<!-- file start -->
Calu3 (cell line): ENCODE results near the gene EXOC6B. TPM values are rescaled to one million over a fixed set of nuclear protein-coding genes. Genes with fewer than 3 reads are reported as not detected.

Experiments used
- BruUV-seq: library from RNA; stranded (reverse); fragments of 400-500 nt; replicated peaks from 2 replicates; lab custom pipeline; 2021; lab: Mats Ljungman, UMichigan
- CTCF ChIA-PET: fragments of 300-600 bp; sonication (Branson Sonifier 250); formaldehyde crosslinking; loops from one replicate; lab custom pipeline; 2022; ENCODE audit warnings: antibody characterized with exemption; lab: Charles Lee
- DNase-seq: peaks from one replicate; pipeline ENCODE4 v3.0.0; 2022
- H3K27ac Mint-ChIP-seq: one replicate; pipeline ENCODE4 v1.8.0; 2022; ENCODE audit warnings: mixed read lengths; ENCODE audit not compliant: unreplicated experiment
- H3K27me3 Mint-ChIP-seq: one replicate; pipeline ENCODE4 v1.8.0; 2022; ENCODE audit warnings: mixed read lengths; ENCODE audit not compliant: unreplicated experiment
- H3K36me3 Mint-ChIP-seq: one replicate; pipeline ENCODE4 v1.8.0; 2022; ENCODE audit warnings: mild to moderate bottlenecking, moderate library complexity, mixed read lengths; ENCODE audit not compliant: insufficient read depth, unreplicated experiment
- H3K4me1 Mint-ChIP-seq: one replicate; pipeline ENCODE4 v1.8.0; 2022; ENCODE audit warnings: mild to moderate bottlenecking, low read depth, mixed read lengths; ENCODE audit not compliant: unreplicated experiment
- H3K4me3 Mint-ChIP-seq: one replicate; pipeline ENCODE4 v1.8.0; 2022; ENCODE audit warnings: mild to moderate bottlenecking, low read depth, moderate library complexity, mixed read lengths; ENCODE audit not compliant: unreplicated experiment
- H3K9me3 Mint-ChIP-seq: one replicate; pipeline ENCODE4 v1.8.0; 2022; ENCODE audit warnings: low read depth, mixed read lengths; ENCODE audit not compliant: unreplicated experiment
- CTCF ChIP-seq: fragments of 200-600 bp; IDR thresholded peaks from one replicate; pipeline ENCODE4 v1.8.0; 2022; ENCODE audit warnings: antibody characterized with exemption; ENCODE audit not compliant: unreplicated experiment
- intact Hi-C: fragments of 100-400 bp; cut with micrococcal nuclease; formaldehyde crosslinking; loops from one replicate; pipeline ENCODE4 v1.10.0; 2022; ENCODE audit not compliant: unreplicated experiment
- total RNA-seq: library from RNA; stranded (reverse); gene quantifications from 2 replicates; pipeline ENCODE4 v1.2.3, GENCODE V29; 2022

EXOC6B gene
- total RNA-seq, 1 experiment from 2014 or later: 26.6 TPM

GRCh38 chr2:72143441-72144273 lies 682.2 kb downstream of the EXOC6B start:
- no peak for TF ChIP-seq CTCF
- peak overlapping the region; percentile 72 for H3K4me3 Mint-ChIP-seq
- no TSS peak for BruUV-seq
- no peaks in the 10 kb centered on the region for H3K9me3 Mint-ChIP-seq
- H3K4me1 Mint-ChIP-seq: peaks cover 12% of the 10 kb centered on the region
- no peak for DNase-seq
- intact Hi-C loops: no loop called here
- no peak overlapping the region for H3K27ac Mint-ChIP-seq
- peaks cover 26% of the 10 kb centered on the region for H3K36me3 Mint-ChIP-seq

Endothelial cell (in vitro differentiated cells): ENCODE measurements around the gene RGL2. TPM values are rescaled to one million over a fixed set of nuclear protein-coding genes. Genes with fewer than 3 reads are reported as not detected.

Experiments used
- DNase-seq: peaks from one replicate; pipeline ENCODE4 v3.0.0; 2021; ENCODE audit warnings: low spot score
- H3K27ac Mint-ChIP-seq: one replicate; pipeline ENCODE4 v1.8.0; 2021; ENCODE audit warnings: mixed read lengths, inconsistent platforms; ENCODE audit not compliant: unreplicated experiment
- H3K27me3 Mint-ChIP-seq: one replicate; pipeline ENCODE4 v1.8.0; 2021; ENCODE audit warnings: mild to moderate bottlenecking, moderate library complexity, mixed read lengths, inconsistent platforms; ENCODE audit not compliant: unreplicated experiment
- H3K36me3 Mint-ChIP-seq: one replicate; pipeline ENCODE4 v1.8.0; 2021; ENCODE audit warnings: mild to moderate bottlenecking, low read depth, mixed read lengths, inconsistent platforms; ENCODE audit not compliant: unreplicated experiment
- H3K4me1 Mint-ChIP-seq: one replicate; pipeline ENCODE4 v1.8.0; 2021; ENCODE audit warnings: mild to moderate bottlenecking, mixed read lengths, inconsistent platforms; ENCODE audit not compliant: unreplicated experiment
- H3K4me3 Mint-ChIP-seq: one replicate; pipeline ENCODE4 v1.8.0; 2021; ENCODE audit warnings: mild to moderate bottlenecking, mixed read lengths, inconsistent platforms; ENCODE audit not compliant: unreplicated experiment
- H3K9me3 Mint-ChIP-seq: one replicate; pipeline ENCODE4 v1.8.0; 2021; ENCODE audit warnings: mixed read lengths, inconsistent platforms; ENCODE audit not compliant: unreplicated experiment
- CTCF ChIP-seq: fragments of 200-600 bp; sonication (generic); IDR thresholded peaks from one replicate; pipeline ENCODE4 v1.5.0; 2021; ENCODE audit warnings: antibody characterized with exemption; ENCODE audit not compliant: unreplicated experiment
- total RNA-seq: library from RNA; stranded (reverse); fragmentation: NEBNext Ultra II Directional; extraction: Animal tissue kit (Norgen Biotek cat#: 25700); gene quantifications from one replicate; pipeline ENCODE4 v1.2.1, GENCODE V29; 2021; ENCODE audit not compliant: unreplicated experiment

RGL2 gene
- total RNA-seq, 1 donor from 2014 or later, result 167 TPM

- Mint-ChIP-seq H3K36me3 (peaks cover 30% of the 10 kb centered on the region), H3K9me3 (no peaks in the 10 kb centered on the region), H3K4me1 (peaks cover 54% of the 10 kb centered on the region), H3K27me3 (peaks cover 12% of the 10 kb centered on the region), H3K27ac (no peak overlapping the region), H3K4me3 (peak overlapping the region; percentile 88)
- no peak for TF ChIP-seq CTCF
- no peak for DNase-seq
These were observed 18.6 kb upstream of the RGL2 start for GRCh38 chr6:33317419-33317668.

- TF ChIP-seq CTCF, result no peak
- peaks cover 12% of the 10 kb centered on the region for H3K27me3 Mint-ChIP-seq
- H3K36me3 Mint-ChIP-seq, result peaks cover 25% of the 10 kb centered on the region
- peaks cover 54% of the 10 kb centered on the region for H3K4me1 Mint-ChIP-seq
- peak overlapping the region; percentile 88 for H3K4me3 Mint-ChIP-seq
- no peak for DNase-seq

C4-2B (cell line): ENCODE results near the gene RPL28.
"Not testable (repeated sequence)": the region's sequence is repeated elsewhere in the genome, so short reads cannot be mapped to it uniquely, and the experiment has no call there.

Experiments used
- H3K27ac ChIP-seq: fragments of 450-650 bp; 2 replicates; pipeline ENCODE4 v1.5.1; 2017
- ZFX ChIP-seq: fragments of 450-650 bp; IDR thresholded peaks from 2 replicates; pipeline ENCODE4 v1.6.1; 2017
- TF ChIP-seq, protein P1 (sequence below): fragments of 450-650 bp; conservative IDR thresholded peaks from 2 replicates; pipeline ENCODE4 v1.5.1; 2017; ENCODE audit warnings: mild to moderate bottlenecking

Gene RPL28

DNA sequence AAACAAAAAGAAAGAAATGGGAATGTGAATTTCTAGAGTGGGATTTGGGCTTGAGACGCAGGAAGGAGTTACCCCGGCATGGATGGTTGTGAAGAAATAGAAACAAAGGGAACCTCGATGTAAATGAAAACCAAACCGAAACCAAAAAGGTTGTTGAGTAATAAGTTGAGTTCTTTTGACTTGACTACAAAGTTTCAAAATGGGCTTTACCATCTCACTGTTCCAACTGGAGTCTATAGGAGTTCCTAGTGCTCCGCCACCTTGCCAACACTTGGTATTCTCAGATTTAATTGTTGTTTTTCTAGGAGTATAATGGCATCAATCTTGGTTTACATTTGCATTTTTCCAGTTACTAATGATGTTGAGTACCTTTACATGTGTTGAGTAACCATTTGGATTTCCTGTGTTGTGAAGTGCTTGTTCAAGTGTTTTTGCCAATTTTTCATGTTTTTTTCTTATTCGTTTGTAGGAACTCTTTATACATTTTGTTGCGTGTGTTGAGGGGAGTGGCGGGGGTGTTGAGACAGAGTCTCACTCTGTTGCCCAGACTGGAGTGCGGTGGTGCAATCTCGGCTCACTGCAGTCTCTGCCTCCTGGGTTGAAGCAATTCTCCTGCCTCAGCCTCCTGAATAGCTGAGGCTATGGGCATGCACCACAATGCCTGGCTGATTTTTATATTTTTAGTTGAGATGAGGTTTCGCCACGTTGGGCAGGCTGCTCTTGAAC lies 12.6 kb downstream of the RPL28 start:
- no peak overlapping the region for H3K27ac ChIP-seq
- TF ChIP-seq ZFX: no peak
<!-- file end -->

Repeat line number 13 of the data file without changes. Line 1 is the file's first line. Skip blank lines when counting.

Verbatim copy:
- intact Hi-C: fragments of 100-400 bp; cut with micrococcal nuclease; formaldehyde crosslinking; loops from one replicate; pipeline ENCODE4 v1.10.0; 2022; ENCODE audit not compliant: unreplicated experiment